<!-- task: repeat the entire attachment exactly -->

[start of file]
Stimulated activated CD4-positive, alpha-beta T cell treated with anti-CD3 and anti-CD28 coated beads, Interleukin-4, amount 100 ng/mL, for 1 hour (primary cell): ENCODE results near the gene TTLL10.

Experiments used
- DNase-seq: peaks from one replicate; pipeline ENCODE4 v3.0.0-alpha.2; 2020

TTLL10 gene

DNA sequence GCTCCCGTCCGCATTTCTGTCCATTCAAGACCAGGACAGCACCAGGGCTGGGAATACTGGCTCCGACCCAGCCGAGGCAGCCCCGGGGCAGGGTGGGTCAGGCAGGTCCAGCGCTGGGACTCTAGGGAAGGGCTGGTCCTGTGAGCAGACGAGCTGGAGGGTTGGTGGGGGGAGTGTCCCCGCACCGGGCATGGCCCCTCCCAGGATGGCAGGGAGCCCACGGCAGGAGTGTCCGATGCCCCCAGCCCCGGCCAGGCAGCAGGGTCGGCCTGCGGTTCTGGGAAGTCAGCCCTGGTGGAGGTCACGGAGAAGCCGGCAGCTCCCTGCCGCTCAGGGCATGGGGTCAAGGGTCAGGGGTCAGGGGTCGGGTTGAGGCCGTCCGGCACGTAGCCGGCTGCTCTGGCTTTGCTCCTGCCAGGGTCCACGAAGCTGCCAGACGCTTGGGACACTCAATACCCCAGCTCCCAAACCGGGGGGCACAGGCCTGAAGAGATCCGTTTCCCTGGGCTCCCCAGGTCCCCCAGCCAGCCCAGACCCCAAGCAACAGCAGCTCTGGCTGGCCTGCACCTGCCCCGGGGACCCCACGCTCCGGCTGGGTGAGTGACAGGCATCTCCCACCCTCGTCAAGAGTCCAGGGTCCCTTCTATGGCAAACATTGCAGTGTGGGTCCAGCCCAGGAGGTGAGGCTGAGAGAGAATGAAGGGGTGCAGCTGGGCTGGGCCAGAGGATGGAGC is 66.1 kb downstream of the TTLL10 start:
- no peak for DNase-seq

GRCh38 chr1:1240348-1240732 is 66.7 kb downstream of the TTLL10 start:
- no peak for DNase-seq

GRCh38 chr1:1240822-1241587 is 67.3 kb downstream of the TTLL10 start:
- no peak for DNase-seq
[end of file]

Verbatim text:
Stimulated activated CD4-positive, alpha-beta T cell treated with anti-CD3 and anti-CD28 coated beads, Interleukin-4, amount 100 ng/mL, for 1 hour (primary cell): ENCODE results near the gene TTLL10.

Experiments used
- DNase-seq: peaks from one replicate; pipeline ENCODE4 v3.0.0-alpha.2; 2020

TTLL10 gene

DNA sequence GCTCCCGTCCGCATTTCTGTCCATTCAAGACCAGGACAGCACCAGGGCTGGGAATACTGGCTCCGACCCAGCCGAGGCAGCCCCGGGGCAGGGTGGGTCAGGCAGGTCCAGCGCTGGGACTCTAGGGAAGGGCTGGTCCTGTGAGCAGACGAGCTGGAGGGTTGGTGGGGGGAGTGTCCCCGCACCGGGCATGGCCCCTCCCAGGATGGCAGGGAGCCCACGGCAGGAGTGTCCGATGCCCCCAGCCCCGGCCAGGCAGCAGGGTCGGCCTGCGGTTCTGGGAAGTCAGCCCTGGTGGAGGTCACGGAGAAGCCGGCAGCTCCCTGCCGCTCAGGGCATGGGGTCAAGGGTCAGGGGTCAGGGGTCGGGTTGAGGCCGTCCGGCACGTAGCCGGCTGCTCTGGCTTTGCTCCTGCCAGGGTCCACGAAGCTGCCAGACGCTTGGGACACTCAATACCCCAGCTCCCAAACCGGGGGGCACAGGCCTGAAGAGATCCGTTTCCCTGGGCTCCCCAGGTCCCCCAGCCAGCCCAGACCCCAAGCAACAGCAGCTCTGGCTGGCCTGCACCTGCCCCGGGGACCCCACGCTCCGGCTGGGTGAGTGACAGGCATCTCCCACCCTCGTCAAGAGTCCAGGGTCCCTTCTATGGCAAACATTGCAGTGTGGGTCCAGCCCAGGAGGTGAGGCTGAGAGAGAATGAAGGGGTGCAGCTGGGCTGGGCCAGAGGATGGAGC is 66.1 kb downstream of the TTLL10 start:
- no peak for DNase-seq

GRCh38 chr1:1240348-1240732 is 66.7 kb downstream of the TTLL10 start:
- no peak for DNase-seq

GRCh38 chr1:1240822-1241587 is 67.3 kb downstream of the TTLL10 start:
- no peak for DNase-seq